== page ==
Download full-text

Full-text preview

Available from:
  • Source
    • "If bothersome or hazardous adverse effects develop, informed treatment adjustments should be made collaboratively by the physician-patient team (Seale et al., 2006). Switching antipsychotics because of inadequate efficacy or poor tolerability has been found to be useful (Weiden et al., 2003; Tandon et al., 2006), but the risks of discontinuing a partially effective treatment need to be weighed against the benefits of switching to a possibly more effective one (Tandon, 2006a; Davis et al., 2006; Edlinger et al., 2005); both the risks and benefits were evident in CATIE and to a more limited extent in CUtLASS. "
    [Show abstract] [Hide abstract]
    ABSTRACT: Data from two major government-funded studies of comparative antipsychotic effectiveness in schizophrenia contradict the widely prevalent belief that the newer second-generation medications are vastly superior to the older first-generation drugs. This has caused uncertainty among patients, clinicians and policy-makers about the relative utility of first- and second- generation antipsychotic agents in its treatment. To reduce confusion and provide a contextual understanding of the new data, the World Psychiatry Association Section on Pharmacopsychiatry comprehensively reviewed the literature on the comparative effectiveness of different antipsychotic treatments for schizophrenia and developed this update. Utilizing data from the approximately 1,600 randomized controlled trials of antipsychotic treatment in schizophrenia, we applied the two indirect and one direct method to comparing the effectiveness of 62 currently-available antipsychotic agents. The subclasses of 51 first-generation and 11 second-generation antipsychotics were both found to be very heterogeneous, with substantial differences in side-effect profiles among members. Second-generation antipsychotic agents were found to be inconsistently more effective than first-generation agents in alleviating negative, cognitive, and depressive symptoms and had a lower liability to cause tardive dyskinesia; these modest benefits were principally driven by the ability of second-generation antipsychotics to provide equivalent improvement in positive symptoms along with a lower risk of causing extrapyramidal side-effects. Clozapine was found to be more efficacious than other agents in treatment-refractory schizophrenia. There were no consistent differences in efficacy among other second-generation antipsychotic agents; if such differences exist, they are likely small in magnitude. Dosing was found to be a key variable in optimizing effectiveness of both first- and second- generation antipsychotic agents. There was enormous individual variability in antipsychotic response and vulnerability to various adverse effects. In contrast to their relatively similar efficacy in treating positive symptoms, there were substantial differences among both first- and second- generation antipsychotic agents with regard to their propensity to cause extrapyramidal, metabolic and other adverse effects; second-generation agents have a lower liability to cause acute extrapyramidal symptoms and tardive dyskinesia along with a tendency to cause greater metabolic side-effects than first-generation agents. Based on these data about the comparative effectiveness of different antipsychotic treatment options, we summarize elements of current best antipsychotic practice for the treatment of schizophrenia and discuss the role of government and the pharmaceutical industry in obtaining and disseminating information which can facilitate best practice.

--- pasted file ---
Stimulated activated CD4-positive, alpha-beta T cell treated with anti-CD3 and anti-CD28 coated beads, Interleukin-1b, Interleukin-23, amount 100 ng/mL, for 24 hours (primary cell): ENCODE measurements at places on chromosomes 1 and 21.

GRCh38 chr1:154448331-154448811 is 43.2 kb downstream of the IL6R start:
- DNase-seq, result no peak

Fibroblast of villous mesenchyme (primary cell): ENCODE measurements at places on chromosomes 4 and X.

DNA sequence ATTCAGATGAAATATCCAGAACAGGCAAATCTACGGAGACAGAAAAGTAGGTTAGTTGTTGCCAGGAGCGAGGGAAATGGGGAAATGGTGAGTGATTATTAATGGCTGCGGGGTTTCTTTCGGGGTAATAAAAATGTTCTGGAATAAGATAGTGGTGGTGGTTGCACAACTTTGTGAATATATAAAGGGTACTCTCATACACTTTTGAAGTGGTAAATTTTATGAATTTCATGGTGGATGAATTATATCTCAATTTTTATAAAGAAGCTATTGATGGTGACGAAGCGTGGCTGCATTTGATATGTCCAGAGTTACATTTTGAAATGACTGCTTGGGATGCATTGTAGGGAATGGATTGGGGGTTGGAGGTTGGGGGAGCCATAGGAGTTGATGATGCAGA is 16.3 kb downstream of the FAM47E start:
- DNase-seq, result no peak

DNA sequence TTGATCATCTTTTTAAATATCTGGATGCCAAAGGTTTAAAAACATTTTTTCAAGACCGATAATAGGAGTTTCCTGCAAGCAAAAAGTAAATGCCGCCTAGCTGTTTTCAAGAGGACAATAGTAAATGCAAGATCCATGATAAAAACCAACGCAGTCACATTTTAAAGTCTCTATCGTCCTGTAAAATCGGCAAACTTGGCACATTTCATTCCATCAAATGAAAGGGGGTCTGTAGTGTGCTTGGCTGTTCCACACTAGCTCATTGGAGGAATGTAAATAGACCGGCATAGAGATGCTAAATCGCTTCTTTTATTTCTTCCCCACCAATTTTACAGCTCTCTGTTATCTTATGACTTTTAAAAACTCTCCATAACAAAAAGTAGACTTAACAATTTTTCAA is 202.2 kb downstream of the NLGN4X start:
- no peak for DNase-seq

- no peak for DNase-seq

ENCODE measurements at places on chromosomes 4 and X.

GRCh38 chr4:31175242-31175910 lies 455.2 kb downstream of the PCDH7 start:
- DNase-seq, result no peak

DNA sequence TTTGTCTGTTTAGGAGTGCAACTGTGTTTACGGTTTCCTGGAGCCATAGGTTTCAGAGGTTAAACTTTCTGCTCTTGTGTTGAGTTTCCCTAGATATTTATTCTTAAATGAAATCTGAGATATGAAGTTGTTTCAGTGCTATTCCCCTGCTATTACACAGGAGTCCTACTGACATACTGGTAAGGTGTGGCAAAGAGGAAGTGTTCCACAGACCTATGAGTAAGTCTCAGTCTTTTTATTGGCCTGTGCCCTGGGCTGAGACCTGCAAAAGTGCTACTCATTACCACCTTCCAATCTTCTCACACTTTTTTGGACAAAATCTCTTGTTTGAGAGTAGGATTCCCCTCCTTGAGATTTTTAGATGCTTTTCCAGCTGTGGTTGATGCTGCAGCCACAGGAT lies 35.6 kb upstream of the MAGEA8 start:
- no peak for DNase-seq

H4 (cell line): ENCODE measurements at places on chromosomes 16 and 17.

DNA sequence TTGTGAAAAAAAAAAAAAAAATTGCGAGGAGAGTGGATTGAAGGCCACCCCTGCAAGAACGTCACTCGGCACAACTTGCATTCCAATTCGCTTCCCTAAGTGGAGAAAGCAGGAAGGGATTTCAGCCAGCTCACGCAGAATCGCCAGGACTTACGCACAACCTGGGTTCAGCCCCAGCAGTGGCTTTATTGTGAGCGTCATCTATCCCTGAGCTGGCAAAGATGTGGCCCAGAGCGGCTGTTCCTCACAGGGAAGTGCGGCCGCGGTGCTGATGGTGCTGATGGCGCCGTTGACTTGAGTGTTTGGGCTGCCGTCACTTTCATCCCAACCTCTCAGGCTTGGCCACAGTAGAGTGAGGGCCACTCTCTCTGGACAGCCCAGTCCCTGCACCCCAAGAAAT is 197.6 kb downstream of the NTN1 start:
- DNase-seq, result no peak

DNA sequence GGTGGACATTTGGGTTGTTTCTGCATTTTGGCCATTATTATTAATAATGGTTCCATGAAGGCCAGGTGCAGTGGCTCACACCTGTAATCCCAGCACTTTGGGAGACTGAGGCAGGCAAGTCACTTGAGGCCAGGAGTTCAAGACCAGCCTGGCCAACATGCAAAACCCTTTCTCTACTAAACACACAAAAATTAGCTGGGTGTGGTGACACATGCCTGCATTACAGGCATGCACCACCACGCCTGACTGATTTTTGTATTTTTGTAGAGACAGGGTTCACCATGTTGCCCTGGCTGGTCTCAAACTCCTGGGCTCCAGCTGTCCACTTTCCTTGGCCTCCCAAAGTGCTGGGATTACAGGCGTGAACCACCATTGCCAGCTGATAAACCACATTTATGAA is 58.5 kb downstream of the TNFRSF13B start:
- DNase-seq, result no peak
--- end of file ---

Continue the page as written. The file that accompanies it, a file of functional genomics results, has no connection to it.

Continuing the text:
Schizophrenia Research 04/2008; 100(1-3):20-38. DOI:10.1016/j.schres.2007.11.033 · 3.92 Impact Factor
  • Source

  • Archives of General Psychiatry 09/2007; 64(8):977-8; author reply 979-80. DOI:10.1001/archpsyc.64.8.977 · 14.48 Impact Factor
Show more